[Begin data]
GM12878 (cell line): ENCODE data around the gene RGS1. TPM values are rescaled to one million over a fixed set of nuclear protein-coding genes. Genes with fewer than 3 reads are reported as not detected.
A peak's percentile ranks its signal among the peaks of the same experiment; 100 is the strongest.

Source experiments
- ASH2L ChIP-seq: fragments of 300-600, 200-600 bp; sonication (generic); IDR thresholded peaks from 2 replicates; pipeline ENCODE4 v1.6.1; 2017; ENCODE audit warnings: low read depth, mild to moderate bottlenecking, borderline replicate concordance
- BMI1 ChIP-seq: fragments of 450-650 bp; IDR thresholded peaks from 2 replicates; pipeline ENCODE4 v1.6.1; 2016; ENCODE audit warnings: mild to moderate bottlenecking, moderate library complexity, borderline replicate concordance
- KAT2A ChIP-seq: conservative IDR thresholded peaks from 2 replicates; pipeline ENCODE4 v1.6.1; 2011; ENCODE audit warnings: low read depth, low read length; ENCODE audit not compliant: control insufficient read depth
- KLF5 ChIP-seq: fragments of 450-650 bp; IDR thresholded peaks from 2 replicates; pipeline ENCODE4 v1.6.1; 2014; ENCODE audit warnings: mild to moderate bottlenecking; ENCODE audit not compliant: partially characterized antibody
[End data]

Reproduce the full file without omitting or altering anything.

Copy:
GM12878 (cell line): ENCODE data around the gene RGS1. TPM values are rescaled to one million over a fixed set of nuclear protein-coding genes. Genes with fewer than 3 reads are reported as not detected.
A peak's percentile ranks its signal among the peaks of the same experiment; 100 is the strongest.

Source experiments
- ASH2L ChIP-seq: fragments of 300-600, 200-600 bp; sonication (generic); IDR thresholded peaks from 2 replicates; pipeline ENCODE4 v1.6.1; 2017; ENCODE audit warnings: low read depth, mild to moderate bottlenecking, borderline replicate concordance
- BMI1 ChIP-seq: fragments of 450-650 bp; IDR thresholded peaks from 2 replicates; pipeline ENCODE4 v1.6.1; 2016; ENCODE audit warnings: mild to moderate bottlenecking, moderate library complexity, borderline replicate concordance
- KAT2A ChIP-seq: conservative IDR thresholded peaks from 2 replicates; pipeline ENCODE4 v1.6.1; 2011; ENCODE audit warnings: low read depth, low read length; ENCODE audit not compliant: control insufficient read depth
- KLF5 ChIP-seq: fragments of 450-650 bp; IDR thresholded peaks from 2 replicates; pipeline ENCODE4 v1.6.1; 2014; ENCODE audit warnings: mild to moderate bottlenecking; ENCODE audit not compliant: partially characterized antibody